2) Asthma can heal or go away on its own

Asthma is often thought of as a childhood disease that goes away with age. It is true that asthma often occurs in children. Asthma attacks are also more common in children. Even so, asthma doesn’t really go away. Research shows that asthma symptoms can change or become less frequent over time, but the condition persists. The condition in question is airway hyperactivity which can lead to chronic constriction and inflammation. Asthma can also occur in adults who never experienced symptoms as a child, usually as a result of prolonged or continuous exposure to asthma triggers.

3) It is not safe for people with asthma to exercise

Excessive, high-intensity exercise is a common asthma trigger, so it’s no surprise that many people believe that it is not safe to exercise or exercise if you have asthma. But asthma is no excuse for not living a healthy lifestyle. In fact, by exercising with the appropriate intensity, and the patient using controlled therapy recommended by his lung doctor according to the dosage and in the right way, then the inflammatory process that is the basis of this asthma can be controlled. So that patients can carry out their daily activities, even exercise properly without interruption, and can also help reduce the incidence of asthma attacks. Exercises to improve lung health, such as swimming, light walking to jogging were also found to be associated with improved quality of life and fewer asthma symptoms.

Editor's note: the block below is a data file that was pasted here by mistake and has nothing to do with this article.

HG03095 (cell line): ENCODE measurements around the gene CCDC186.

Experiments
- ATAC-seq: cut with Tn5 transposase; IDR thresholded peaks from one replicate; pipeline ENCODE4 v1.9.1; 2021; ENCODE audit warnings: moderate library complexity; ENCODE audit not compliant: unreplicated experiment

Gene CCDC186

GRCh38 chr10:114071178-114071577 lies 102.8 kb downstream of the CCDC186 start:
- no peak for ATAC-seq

4) Masks are not safe for people with asthma